How To Avoid Sitting Next To Someone On PT


Variable delays on the Western Line because of Newmarket and Britomart platform berthing issues means I have been using more buses than I would like lately – for occasions I need to have a clear ETA -something not possible at rush hour if you’re heading to Britomart with little time to spare.

And I’m not greatly enjoying the experience of using the bus.

There is something slightly claustrophobic about buses compared to trains – that might be too strong a word as I don’t have that phobia – but whatever it is that makes me feel slightly uncomfortable has a lot to do with seating.

When you enter a train, you  have more time to make a choice about where you sit and whom you sit next to but on a bus, it’s a matter of grabbing a seat ASAP before the bus driver roars off.

So I have gone back to Victoria University researcher Dr Jared Thomas who did a thesis on the issue of public transport seating and asked him for help.

This is what he had to say.

“In terms of social seating layout improvements, the L-shaped seating and facing seating, where passengers can more easily view each other are preferable for social interaction.

The typical paired seating means that actually making eye contact at that close range puts your heads a distance apart which in a New Zealand culture is more suitable for a romantic distance.

So even for friends (that are not romantically involved), both conversationalists making eye contact at the same time for continued periods is not comfortable. Visual cues are really important when attempting to pick up the complex subtleties common during conversation.

Otherwise it is like talking to the person over the phone, where you are not sure whether the person is responding positively or negatively to what you are saying until they give you verbal feedback.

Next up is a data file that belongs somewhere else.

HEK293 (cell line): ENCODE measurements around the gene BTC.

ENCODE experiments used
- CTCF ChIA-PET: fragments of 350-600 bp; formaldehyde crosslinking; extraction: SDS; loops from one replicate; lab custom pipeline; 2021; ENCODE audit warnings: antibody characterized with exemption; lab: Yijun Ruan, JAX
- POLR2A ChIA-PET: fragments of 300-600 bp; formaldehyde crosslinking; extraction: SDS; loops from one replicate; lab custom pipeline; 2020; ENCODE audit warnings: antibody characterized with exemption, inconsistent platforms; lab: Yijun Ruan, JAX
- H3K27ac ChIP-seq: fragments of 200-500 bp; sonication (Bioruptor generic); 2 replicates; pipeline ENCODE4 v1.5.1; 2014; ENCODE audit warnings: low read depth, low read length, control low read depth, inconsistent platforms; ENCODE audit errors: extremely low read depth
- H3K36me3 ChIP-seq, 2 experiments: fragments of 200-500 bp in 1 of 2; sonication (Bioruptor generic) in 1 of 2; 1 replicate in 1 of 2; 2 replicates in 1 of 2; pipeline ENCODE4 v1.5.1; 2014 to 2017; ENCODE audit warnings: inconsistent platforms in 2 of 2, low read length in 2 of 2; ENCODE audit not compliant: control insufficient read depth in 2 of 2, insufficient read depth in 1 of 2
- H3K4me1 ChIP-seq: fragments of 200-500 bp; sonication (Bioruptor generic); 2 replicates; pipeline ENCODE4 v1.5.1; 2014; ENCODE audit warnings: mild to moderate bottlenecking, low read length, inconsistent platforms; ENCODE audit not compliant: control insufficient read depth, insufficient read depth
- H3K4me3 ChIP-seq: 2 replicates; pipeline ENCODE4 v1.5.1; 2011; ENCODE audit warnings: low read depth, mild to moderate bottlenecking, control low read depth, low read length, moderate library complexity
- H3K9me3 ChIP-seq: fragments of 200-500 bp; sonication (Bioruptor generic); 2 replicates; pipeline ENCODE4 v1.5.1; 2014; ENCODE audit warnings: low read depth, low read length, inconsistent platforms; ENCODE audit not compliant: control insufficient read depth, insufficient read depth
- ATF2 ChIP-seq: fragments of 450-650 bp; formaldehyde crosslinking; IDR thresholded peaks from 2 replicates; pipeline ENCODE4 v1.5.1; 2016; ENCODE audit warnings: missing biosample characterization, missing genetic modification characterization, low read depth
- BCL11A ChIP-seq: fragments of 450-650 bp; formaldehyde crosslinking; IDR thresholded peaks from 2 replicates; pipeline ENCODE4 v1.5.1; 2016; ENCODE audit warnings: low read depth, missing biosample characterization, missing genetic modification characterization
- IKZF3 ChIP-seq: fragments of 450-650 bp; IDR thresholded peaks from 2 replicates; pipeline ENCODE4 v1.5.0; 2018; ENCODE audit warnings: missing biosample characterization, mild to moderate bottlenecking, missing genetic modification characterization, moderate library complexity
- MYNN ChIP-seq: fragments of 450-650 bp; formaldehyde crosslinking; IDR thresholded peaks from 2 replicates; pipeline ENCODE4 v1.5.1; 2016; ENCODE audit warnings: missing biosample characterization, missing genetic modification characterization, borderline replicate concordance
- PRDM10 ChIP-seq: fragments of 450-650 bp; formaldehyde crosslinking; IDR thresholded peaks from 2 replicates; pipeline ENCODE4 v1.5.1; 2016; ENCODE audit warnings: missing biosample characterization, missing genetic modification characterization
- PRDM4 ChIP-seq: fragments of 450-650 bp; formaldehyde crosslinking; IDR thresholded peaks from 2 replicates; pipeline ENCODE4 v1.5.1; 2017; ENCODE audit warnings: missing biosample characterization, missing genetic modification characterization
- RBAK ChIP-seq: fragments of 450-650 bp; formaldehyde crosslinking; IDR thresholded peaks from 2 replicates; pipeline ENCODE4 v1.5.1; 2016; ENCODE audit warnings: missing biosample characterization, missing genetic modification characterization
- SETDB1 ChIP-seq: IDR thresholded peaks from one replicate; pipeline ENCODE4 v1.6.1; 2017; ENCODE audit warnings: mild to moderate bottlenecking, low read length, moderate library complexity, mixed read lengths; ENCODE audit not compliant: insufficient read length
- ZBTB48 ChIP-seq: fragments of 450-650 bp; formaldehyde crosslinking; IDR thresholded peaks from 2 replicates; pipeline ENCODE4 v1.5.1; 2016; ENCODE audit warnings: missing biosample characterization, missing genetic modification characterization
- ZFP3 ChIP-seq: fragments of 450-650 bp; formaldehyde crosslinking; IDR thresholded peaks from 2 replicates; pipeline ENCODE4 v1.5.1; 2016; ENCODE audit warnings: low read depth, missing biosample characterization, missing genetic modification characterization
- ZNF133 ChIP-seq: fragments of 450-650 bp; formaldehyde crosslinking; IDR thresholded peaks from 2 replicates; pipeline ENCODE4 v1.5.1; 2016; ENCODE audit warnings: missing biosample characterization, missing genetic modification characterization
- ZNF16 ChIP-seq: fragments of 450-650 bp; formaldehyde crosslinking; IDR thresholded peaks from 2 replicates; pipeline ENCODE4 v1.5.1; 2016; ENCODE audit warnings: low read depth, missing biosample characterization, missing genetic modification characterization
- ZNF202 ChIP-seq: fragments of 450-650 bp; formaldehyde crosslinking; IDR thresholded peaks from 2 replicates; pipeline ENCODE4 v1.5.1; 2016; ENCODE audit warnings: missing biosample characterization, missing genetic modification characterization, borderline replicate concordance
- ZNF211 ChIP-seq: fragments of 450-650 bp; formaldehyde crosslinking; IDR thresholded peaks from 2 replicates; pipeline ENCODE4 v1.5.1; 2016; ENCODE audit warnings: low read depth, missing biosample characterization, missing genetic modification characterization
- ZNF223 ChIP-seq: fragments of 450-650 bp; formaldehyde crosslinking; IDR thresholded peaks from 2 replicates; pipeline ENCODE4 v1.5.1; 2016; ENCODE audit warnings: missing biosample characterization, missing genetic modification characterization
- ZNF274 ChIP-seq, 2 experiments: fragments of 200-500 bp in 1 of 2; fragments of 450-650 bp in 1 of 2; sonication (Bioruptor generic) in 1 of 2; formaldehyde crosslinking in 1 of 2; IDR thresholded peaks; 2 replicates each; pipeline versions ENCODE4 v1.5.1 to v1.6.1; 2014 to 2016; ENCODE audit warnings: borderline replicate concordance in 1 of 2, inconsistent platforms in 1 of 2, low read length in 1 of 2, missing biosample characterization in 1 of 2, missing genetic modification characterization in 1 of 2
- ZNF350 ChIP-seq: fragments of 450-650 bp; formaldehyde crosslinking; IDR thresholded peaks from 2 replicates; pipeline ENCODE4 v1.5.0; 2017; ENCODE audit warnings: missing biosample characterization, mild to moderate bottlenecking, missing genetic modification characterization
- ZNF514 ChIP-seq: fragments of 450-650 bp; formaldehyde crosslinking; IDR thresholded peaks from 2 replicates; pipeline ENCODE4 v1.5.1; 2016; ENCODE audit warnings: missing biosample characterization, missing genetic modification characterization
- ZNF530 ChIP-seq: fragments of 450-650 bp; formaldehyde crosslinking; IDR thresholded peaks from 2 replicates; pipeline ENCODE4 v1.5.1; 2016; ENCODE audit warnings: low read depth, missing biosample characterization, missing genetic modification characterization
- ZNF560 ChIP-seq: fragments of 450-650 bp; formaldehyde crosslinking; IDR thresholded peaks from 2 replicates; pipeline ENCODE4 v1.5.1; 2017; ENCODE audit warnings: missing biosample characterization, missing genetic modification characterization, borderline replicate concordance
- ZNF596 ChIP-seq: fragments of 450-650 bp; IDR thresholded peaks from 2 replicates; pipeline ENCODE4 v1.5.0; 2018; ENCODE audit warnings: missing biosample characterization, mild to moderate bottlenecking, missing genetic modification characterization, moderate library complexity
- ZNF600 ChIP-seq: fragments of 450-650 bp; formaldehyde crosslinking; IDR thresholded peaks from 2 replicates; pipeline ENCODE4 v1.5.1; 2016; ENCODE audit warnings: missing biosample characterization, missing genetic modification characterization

For people that are after greater privacy, the use of seat demarcation (such as arm rests) is quite useful. Unfortunately, the space constraints of public transport are quite limiting (in an economic sense). So alternative seating layouts would benefit from:

  • Seat demarcation through the use of props such as adjustable arm rests and small tables, or even markings or indentations on the seats indicating appropriate spacing
  • A greater use of social seating layouts, with seats facing each other (probably across the aisle) or L-shaped seating (even just if in one carriage)

Anything done to increase the perceived control of passengers on trains and buses will reduce social discomfort down to a more tolerable level (similar to that of aeroplane travel). For example:

  • Clearly partitioned seats
  • Additional controls (such as a localised temperature control or a call button for attention)
  • Providing staff with the resources to improve passenger comfort

Public transport is a socially active travel mode, with at least a quarter of passengers talking. Smiling and making eye contact make you appear friendlier to other passengers. Always greet and thank the bus driver or ticket collector, as this encourages other polite behaviour.(Why don’t we do this to the train guard when we exit?)

If you want to avoid conversation with other passengers but maintain a friendly appearance, engage in activities. Non-visually engaging activities are best, such as listening to music (as this still allows you to acknowledge other passengers).

If you want to avoid people sitting directly beside you, placing a bag on the adjacent seat, sitting in the aisle seat or taking up more than your share of the seat will work, but be aware that you may be viewed as rude or unfriendly, especially when the vehicle begins to fill.

If you want to be social and promote interaction with other passengers there are several small adjustments you can make and trial for yourself to see what is most successful:

  • Maintain positive body language, such as eye contact or smiling (but do not openly stare)